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By Sydney Kane

Sentry Staff Reporter

As finals week comes around once again, there is only one thing on everyone’s mind: summer. Students spend the last couple of weeks cramming for final tests, all with the knowledge that soon they will finally be free. Unbeknownst to them, most teachers think the exact same thing.

Somehow throughout the years, students have come to the conclusion that teachers wish to be in school their entire lives and do not have anything resembling a social life. In most cases, that it entirely untrue. Just as students need to chuck out all their school remains and run for the beach or airport, teachers are right behind them, tossing aside graded finals and packing up.

Like their students, teachers travel far and wide and reach every corner of the world during their much-needed break. Social studies teacher Thomas Lenihan is perhaps one of the teachers most well known for his journeys. This year he is attending a week-long teaching seminar on the Age of Reagan in California, and later he is taking a trip to Ireland.

“Usually I do a sort of mix of things. I like to travel. I like to do some sort of professional development, such as a sort of workshop. I like to mix it up,” said Lenihan. “I like to relax and typically spend some time reading and sitting by the pool. I like being able to sleep in, I like being able to do what I want, and take my time, and have a lot of choices in terms of travel and personal development. It’s nice to have two months when you can just do your thing.”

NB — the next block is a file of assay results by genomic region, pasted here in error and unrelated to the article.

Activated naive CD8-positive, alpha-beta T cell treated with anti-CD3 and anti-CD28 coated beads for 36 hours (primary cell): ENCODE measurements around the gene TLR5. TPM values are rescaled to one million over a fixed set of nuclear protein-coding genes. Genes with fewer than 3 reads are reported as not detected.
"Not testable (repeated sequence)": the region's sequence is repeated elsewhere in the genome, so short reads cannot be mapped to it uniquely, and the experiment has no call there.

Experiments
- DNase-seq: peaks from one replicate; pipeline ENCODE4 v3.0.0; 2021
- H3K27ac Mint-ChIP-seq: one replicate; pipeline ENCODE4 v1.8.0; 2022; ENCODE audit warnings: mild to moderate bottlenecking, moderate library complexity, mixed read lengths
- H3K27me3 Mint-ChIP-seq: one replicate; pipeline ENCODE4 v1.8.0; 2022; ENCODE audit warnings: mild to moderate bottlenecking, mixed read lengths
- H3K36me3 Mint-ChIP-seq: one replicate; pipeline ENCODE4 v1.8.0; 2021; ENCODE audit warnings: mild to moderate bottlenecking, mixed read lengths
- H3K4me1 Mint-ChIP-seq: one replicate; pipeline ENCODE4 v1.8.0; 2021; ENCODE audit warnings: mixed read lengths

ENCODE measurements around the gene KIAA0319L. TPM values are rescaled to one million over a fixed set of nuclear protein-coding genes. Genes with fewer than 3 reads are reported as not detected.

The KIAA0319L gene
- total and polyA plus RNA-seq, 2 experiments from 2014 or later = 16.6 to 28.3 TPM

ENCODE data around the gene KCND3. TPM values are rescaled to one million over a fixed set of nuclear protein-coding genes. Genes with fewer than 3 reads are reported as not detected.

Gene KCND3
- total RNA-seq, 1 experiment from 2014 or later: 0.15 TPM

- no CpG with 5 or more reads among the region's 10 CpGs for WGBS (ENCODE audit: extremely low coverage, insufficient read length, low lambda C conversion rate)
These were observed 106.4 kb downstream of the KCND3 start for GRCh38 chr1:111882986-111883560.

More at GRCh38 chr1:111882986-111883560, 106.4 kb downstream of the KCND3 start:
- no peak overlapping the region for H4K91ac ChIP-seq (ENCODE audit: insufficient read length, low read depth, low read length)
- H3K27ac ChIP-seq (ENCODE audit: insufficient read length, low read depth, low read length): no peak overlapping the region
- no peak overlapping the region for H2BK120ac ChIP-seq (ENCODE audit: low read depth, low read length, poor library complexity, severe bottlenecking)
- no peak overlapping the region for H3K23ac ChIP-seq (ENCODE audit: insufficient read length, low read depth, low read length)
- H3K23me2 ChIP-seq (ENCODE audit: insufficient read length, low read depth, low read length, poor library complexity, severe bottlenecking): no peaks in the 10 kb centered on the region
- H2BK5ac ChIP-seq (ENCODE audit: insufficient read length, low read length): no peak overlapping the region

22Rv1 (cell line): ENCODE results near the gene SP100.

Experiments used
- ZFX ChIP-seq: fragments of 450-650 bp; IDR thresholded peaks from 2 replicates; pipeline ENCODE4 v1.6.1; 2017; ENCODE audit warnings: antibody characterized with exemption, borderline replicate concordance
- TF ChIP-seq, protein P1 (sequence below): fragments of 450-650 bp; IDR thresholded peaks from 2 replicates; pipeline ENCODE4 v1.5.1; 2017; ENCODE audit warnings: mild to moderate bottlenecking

Like most teachers, Lenihan spends a lot of his summers planning for the next school year and this summer he will be working on his curriculum for the new Introduction to Law course. Spanish teacher Margaret Johnson also works during the summer on her class plans for the upcoming year.

“I often will spend hours every day designing curriculum at home. I like to, I love my job. It feels natural,” said Johnson.

In addition to planning for next year, Johnson is going to be the principal of an immersion program at Swanson Middle School for Chinese and Arabic speakers. The day the program ends, she is flying to Granada, Spain.

“There, [my boyfriend and I] spend time going to beaches, visiting friends in different parts of Spain. We do a lot of mountain biking. Granada’s in the mountains, so from our house we just leave and go biking every day. We do some hiking too,” said Johnson, whose favorite part about summer is not having to set an alarm.

Social studies teacher Courtney Greco will be planning for the new academic year after her honeymoon this summer in the Caribbean.

“Usually I go to the beach and visit family members. I usually take an online class or go to some workshop at one of the local places because they put on free teacher workshops so I can get some new ideas for the next year and keep up to date, especially with my government class. It’s a lot of time to recoup from the year and make sure I work on stuff for the following year,” said Greco.